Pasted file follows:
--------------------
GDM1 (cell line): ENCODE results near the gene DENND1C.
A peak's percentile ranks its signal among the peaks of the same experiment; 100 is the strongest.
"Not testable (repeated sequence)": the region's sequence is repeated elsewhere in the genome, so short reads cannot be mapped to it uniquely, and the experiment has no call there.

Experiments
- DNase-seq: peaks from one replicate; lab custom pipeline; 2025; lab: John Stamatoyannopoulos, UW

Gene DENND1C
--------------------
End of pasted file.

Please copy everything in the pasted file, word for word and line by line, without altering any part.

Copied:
GDM1 (cell line): ENCODE results near the gene DENND1C.
A peak's percentile ranks its signal among the peaks of the same experiment; 100 is the strongest.
"Not testable (repeated sequence)": the region's sequence is repeated elsewhere in the genome, so short reads cannot be mapped to it uniquely, and the experiment has no call there.

Experiments
- DNase-seq: peaks from one replicate; lab custom pipeline; 2025; lab: John Stamatoyannopoulos, UW

Gene DENND1C